Grassley said yesterday that he appreciates the department’s replies to his inquiries. “I also appreciate the department’s candidness that the action regarding Mr. Hatfill and his employment is unprecedented,” Grassley said in a statement, and that “there is no … formal definition for the term ‘person of interest.’

See also

References

Story 3: Gun Grabbing Baby Killing Democrat Advocates vs. Pro Life and Pro Second Amendment Advocates — Real Aim of Gun Grabbers : Confiscate All Guns and Repeal Second Amendment — Gun and Ammunition Sales Booming — Make My Day  — Lying Lunatic Left Lies of Jimmy Kimmel — Videos

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Image result for second amendment and gun control

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Image result for second amendment and gun control

Image result for second amendment and gun control

Hannity 10/4/17 | Fox News Today October 4, 2017

Tucker Carlson Tonight 10/4/17 – Tucker Carlson Fox News October 4, 2017 TRUMP, REX TILLERSON

Tucker Carlson; Blasts Hillary Clinton over Gun Control Tweet moments after attack..!

Tucker Carlson; Blasts Hillary Clinton over Gun Control Tweet moments after attack..!

LAS VEGAS SHOOTER WAS ON VALIUM – HERE’S WHY IT MATTERS

Las Vegas Massacre: John Lott discusses gun laws and ownership

John Lott: The War on Guns

John Lott: Why More Guns Equal Less Crime

John Lott, Jr.: Why gun bans don’t work

John Lott: Evidence proves owning a gun is the best way to protect your family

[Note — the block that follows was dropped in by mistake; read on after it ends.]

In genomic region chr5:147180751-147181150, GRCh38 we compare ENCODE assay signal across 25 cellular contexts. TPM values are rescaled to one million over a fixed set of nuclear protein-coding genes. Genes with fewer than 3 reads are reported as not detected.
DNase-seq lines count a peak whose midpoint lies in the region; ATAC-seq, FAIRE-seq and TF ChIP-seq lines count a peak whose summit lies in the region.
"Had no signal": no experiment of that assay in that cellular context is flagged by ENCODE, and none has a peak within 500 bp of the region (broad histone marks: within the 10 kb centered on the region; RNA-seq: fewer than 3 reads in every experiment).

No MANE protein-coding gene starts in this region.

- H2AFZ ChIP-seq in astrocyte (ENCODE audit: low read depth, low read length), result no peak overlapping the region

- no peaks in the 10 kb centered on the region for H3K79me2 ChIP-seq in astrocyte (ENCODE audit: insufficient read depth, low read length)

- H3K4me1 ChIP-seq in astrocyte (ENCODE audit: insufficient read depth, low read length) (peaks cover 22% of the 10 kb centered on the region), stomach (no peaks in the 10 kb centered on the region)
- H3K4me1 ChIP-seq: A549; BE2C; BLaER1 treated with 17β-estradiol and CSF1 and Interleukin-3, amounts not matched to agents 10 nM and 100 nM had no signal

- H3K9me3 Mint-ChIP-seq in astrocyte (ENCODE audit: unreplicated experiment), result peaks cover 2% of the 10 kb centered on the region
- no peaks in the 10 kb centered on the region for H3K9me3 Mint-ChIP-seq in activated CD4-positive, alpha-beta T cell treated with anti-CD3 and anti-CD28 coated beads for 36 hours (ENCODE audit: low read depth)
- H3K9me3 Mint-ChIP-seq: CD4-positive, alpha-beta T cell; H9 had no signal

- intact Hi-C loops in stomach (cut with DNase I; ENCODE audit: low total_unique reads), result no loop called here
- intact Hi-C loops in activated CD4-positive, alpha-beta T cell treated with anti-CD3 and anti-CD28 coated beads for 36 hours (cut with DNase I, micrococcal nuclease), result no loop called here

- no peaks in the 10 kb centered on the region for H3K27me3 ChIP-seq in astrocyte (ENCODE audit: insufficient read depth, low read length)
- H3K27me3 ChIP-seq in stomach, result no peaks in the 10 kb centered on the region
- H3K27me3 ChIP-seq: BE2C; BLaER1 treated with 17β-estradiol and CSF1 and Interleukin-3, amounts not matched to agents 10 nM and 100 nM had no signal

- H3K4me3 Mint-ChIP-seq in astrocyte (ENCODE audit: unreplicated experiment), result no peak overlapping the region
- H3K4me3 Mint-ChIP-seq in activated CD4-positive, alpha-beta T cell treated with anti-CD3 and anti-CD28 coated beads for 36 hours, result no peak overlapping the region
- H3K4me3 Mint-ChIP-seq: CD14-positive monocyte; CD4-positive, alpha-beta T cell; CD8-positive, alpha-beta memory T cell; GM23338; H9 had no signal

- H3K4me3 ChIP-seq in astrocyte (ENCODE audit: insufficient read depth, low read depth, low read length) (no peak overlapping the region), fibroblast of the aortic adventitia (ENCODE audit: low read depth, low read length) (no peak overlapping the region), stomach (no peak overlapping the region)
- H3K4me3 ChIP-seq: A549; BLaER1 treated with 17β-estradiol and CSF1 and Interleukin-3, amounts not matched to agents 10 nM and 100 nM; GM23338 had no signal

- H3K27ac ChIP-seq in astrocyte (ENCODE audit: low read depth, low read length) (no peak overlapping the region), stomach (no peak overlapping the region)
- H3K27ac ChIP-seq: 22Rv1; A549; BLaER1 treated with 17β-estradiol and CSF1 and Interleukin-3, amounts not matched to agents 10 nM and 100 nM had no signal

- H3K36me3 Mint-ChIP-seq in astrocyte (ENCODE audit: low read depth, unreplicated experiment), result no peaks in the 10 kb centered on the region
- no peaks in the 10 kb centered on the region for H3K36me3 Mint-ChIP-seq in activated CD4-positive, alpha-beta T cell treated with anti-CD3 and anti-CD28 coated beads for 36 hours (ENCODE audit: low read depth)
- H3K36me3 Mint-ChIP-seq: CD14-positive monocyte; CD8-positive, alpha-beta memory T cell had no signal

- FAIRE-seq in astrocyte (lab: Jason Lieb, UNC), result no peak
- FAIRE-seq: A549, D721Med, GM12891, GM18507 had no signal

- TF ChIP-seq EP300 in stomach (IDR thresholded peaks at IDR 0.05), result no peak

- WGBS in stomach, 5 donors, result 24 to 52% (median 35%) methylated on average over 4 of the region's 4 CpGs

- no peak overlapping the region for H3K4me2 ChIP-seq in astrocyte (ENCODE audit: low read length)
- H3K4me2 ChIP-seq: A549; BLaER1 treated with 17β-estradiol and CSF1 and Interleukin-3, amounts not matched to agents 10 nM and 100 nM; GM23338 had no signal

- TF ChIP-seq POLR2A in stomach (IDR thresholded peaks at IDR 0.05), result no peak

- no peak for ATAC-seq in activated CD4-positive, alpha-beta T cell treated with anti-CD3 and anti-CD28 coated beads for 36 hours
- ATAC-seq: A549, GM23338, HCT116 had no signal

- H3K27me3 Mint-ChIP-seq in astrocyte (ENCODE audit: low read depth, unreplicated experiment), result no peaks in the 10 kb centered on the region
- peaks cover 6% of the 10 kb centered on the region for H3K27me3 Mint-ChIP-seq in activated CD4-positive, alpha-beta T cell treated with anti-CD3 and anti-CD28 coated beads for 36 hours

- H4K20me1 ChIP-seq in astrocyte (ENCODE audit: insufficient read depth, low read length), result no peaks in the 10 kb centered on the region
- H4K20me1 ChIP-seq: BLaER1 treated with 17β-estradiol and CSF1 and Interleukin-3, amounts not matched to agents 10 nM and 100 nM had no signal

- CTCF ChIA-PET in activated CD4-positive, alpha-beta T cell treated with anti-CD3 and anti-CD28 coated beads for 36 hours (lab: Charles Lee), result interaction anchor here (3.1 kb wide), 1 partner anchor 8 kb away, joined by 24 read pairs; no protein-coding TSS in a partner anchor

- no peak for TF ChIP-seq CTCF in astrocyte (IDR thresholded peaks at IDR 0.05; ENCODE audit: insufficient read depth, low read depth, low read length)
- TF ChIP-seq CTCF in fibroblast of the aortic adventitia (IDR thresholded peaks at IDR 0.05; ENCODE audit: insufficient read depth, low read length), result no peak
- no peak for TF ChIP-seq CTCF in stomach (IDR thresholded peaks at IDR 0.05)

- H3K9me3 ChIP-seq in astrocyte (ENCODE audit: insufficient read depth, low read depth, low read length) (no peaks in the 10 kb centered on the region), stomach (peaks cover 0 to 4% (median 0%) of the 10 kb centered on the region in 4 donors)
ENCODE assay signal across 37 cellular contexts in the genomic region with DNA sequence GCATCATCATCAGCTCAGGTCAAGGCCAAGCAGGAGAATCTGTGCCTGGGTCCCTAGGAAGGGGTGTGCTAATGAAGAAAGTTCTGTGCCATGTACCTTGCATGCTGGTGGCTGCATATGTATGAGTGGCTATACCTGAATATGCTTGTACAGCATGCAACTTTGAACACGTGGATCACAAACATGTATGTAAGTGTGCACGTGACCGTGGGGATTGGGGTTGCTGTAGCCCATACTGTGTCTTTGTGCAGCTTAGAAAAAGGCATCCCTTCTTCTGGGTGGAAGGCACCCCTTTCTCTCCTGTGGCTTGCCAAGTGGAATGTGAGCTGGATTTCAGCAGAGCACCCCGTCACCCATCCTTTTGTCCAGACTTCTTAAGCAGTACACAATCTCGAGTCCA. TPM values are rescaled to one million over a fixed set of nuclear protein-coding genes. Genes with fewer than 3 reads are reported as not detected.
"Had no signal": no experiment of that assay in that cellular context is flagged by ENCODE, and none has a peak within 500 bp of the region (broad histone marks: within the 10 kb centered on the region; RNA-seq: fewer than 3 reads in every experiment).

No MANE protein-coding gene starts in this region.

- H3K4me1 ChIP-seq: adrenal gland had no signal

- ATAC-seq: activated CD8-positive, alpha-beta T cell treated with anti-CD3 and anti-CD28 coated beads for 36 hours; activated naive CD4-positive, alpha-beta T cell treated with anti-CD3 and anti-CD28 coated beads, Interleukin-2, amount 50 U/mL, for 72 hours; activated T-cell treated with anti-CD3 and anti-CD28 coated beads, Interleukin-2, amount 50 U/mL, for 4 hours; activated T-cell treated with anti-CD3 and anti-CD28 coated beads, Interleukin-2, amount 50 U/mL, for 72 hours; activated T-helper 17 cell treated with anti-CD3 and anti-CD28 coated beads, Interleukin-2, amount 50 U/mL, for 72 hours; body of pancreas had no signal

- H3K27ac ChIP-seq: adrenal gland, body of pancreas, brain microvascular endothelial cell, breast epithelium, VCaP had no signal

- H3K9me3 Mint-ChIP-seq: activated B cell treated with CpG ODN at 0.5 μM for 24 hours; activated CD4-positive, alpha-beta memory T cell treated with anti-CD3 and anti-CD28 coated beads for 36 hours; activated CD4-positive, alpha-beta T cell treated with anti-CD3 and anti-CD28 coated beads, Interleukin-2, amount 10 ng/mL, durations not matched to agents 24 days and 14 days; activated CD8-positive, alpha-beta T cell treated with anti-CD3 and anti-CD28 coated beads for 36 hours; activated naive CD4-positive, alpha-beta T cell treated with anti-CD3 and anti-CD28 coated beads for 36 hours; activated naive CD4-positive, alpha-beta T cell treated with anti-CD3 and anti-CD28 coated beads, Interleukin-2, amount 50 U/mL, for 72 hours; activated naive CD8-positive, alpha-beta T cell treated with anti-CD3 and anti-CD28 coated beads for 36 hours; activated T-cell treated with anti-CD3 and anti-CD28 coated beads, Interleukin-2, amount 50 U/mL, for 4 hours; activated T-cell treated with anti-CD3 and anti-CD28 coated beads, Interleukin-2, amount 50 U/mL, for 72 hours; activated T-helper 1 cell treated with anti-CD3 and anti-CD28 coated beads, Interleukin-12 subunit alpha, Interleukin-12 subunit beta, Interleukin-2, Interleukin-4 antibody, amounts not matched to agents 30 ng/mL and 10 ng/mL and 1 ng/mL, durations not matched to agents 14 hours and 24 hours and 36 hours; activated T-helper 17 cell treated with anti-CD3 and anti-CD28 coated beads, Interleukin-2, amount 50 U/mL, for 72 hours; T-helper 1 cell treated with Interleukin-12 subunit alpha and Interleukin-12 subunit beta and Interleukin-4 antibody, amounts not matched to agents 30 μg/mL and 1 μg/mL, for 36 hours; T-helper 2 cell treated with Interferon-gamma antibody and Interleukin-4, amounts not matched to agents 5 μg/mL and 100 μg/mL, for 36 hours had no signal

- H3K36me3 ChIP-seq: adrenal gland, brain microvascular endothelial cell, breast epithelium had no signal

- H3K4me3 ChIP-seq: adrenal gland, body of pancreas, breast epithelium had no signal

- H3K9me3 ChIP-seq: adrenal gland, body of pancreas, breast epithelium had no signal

John Lott: More Guns, Less Crime

In a talk given on the very day a gunman was apprehended at the University of Austin, American senior research scientist at the University of Maryland and gun rights expert John Lott explains why guns bans only serve to increase gun crime rates, why the pilots should be armed, and how statistics prove that since the DC handgun ban was lifted, there has been a dramatic drop in the murder rate. Lott points to his research which proves that there isn’t a place in the world where a gun ban lowers gun crime, in fact stricter firearms regulation habitually leads to an increase in murder rates, because the only people who follow such regulations are law-abiding citizens who turn in their guns and thus leave themselves vulnerable to armed criminals who don’t obey the law. Speaking on the subject of pilots being armed, Lott points out that up until 1979, pilots were mandated to carry with them a loaded handgun and throughout decades of this policy there is not one example handguns causing a problem on an airliner, demolishing the innumerable “what if” hypothetical arguments of those who oppose arming the pilots, as well as the arguments against having concealed carry on college campuses. Lott details statistics that show since the Washington DC handgun ban was lifted, there has been a huge drop in murder rates, a fact that has received virtually no news coverage in the anti-second amendment establishment media. Crimes using guns since the ban was lifted fell by about three times as fast as other crimes not involving guns. Alternatively, since the Chicago gun ban in 1982, Lott documents how gun crime soared in both Chicago and surrounding areas.

Ben Shapiro Responds To Jimmy Kimmel

REBUTTAL: Everything Wrong With Jimmy Kimmel’s Las Vegas Rant | Louder With Crowder

Top 5 Gun Control Myths Debunked! | Louder With Crowder

HIDDEN CAM: “Gun Show Loophole” Exposed!

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Penn & Teller on Gun Control

Penn & Teller on the 2nd Amendment

REBUTTAL: Everything Wrong With Jimmy Kimmel’s Las Vegas Rant | Louder With Crowder

  • Second Amendment to the United States Constitution